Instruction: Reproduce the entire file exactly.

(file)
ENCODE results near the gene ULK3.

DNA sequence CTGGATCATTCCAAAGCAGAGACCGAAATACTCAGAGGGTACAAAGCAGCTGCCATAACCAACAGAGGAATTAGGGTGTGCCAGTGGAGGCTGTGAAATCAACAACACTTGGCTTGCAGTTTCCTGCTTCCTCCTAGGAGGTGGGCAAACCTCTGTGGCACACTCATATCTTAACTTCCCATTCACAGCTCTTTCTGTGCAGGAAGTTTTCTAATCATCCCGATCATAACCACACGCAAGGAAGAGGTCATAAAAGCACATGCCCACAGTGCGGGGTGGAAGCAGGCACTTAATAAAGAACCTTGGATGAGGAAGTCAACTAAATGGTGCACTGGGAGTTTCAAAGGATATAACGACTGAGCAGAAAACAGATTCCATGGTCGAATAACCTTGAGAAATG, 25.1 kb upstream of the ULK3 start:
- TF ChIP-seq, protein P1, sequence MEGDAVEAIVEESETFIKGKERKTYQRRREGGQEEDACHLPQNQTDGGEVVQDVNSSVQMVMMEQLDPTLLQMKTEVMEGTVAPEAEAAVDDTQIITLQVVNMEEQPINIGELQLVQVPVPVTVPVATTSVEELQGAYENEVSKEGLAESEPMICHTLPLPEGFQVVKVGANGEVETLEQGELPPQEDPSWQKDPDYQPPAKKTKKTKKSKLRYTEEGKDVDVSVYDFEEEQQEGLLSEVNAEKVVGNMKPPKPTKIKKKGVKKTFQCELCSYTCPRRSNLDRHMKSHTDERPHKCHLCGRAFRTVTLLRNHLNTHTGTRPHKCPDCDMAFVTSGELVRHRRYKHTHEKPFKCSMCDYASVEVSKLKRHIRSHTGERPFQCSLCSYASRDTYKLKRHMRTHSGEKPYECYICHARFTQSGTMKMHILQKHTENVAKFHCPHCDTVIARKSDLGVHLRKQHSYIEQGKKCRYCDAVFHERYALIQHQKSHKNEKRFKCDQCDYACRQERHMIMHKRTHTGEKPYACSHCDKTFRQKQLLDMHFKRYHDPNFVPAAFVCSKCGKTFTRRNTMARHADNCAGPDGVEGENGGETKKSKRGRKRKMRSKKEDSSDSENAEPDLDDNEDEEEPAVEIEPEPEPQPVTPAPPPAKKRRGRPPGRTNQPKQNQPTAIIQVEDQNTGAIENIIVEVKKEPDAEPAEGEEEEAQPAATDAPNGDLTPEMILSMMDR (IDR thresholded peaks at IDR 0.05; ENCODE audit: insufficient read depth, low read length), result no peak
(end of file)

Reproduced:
ENCODE results near the gene ULK3.

DNA sequence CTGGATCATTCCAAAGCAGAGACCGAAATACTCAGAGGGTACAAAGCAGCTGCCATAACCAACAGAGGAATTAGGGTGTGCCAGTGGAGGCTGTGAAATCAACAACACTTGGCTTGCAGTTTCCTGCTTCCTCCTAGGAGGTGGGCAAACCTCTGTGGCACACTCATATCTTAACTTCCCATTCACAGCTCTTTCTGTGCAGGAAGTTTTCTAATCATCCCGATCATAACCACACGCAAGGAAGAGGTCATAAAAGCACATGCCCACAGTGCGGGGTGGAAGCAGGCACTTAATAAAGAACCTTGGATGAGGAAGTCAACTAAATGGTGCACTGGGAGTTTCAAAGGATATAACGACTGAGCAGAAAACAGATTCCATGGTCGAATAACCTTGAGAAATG, 25.1 kb upstream of the ULK3 start:
- TF ChIP-seq, protein P1, sequence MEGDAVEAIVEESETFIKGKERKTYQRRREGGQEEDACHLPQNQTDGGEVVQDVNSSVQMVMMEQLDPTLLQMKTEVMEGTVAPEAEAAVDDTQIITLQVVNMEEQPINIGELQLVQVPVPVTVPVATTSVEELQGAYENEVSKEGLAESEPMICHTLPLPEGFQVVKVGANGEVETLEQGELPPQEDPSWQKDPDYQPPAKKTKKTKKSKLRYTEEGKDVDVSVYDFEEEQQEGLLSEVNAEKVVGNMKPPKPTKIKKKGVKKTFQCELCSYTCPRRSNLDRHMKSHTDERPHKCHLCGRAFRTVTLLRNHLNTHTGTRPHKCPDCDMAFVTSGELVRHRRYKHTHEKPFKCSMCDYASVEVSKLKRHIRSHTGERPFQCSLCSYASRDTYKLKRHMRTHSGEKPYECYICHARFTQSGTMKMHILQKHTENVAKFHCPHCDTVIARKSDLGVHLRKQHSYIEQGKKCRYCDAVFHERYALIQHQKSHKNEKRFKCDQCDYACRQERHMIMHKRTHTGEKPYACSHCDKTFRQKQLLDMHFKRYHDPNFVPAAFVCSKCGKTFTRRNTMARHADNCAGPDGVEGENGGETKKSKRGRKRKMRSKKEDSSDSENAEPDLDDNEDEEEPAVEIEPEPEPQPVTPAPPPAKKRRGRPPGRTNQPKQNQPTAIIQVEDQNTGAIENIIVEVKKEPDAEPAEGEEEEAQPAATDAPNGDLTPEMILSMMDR (IDR thresholded peaks at IDR 0.05; ENCODE audit: insufficient read depth, low read length), result no peak